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HIV/AIDS Blog Central

HIV/AIDS Blog Central: Perspectives From the HIV/AIDS Community


Ignorance About HIV Is Not an Excuse to Be Disrespectful
By Tim Hinkhouse
May 29, 2018

I am thinking that this will be my year, and here is why. This is an election year for the Oregon governor, and I am optimistic about my chances of her granting me clemency and giving me a shot at freedom. I have the support of the Cascade AIDS Project, and their deputy director said that a letter would be drafted and sent on my behalf to the governor. This will hopefully demonstrate that HIV reform needs to happen, and she can make the change that starts with me. Hopefully I will hear shortly after this November election cycle?

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Through Blogging, HIV-Positive People Can Have a Platform to Be Heard and Understood
By Tim Hinkhouse
May 24, 2018

I know that it has been awhile since my last blog entry. Let me start by saying to those of you who are interested in linking my blog, I need you to contact editor@thebody.com and ask what you need to do. Several people have written asking to do this. Let me remind my readers that I am in prison, and I have no way to access the internet directly, so I can't answer your internet questions or link anything for you. I am sorry.

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Honoring My Older Gay Brother on 'LGBT Elders Day'
By Mark S. King
May 18, 2018

It's no surprise to me that the two causes I am most passionate about, HIV and addiction -- the two issues that drive my activism -- are both things that my older brother, Richard "Dick" King, cared about first. He showed me the way.

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Revered AIDS Doctor Gabriel Torres: Redemption After Meth Addiction
By Mark S. King
May 8, 2018

The article appeared in New York Magazine in 2008. I remember it quite distinctly. Titled "Another AIDS Casualty" and written by David France, the profile of once-famous New York AIDS physician Dr. Ramon "Gabriel" Torres was a heart-wrenching read.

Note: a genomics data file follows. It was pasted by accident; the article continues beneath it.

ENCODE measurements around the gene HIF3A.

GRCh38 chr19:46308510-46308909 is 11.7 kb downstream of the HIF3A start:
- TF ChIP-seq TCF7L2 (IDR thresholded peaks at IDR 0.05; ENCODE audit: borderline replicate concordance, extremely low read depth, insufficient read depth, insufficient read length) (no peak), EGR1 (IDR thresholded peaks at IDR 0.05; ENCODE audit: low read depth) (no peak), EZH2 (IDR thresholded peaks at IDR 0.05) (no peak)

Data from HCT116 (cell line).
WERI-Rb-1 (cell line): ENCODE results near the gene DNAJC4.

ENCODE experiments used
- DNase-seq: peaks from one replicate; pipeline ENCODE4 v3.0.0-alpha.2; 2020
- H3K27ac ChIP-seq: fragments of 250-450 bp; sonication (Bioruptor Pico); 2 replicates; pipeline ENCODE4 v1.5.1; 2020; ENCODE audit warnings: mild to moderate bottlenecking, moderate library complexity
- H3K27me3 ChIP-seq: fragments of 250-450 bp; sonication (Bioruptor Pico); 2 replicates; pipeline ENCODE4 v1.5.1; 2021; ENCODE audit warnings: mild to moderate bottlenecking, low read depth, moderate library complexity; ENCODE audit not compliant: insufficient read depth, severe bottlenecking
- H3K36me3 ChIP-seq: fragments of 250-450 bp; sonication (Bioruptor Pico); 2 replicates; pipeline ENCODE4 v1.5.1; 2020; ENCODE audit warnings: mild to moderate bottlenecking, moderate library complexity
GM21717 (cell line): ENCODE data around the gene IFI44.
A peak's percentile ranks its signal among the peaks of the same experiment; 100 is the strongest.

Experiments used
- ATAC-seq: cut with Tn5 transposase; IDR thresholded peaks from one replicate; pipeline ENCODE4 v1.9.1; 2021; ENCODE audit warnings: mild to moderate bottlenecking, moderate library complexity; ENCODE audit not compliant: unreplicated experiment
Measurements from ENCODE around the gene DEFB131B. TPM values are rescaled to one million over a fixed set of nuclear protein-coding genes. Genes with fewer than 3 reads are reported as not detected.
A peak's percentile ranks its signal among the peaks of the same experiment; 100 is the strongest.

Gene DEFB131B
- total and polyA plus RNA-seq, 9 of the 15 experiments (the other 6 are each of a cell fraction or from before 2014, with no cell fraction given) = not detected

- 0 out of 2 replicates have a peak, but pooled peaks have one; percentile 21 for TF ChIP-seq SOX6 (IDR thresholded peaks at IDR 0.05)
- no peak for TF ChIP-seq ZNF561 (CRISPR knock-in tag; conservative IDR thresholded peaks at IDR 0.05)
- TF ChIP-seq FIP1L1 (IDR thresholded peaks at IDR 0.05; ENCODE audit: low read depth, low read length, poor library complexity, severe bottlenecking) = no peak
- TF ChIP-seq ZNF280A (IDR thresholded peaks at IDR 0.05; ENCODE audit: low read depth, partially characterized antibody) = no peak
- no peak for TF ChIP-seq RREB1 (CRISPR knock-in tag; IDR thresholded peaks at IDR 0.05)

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I Wrote 'The Truth About the 7,000.' Now What?
By Mark S. King
April 23, 2018

It began with a death and a lingering question. After a friend -- an advocate who knew what to do to stay alive -- died of an AIDS-related cause a few months ago, I was left wondering why. Together with other deaths in the news of people "unexpectedly" dying the same way, it felt like a tragic trend.

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Name HIV Activists Fiercer Than the Positive Women's Network. I'll Wait.
By Mark S. King
April 20, 2018

You may have heard me sing the praises of The Positive Women's Network - USA (PWN) before, but until now I haven't had the opportunity to show you, up close and personal, why I believe they are the mightiest force of HIV advocacy in the country today. Now you can get a look for yourself.

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And Then, I Was a Single HIV-Positive Mother
By Brooke Davidoff
February 7, 2018

"No, I don't love you; I don't even like you," I wanted to reply. How do you love someone who has been afraid to touch you for over seven years? Someone who had claimed to be OK with your diagnosis, someone who had claimed to have done his own research but would still not consider going on PrEP (pre-exposure prophylaxis) because "he didn't trust the government." Yet, my status came up in every argument about our lack of physical contact for the whole seven years we knew I was positive.

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amfAR Chair Kenneth Cole Must Be Replaced. Here's Five Suggestions.
By Mark S. King
December 28, 2017

The American Foundation for AIDS Research (amfAR) has been rocked by a scandal this year that involves shoe fashion maven Kenneth Cole, who serves as amfAR Board Chair, and amfAR major donor Harvey Weinstein. (Yeah, that Harvey Weinstein. He's the gift that keeps on groping.)

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Making Private Testimony Public and the Impact on Social Media With HIV Activism
By Justin B. Terry-Smith
December 12, 2017

When Justin's HIV Journal was on display at the Brooklyn Museum there was a discussion panel afterward on activism. It allowed me to see activists from early in the HIV epidemic and present-day activists. The one commonality that we all had was the camera. We documented our lives and other people's lives who were affected or infected with HIV. It amazed me how far activism has come, but it also amazes me at what is coming next from the next generation. Sometimes, I wonder, will the generation after me understand what we've done to help in the fight against HIV? I know that the generation before me probably thought the same thing. Well, I say to them, I was there, I listened, and I'm here now continuing your work -- the work that laid the groundwork for others like me to be able to do what we do. I thank you all on this World AIDS Day.

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24 Years Ago, I Was Arrested for Having HIV and Unprotected Sex and Failing to Disclose
By Tim Hinkhouse
December 11, 2017

On Sept. 26, 2017, it was exactly 24 years to the day that I was arrested for having HIV and unprotected sex, and not disclosing my status. This is 288 months of my life. In some cases, that's more than someone who took a life on purpose. That is roughly 8,760 days of incarceration -- plus the extra days since 1993 that fell on a leap year. I have about 389 months left till Feb. 12, 2050, which is my release date.

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A Brief Disclaimer: The opinions expressed by TheBody.com's bloggers are entirely their own, and do not necessarily reflect the views of TheBody.com itself.


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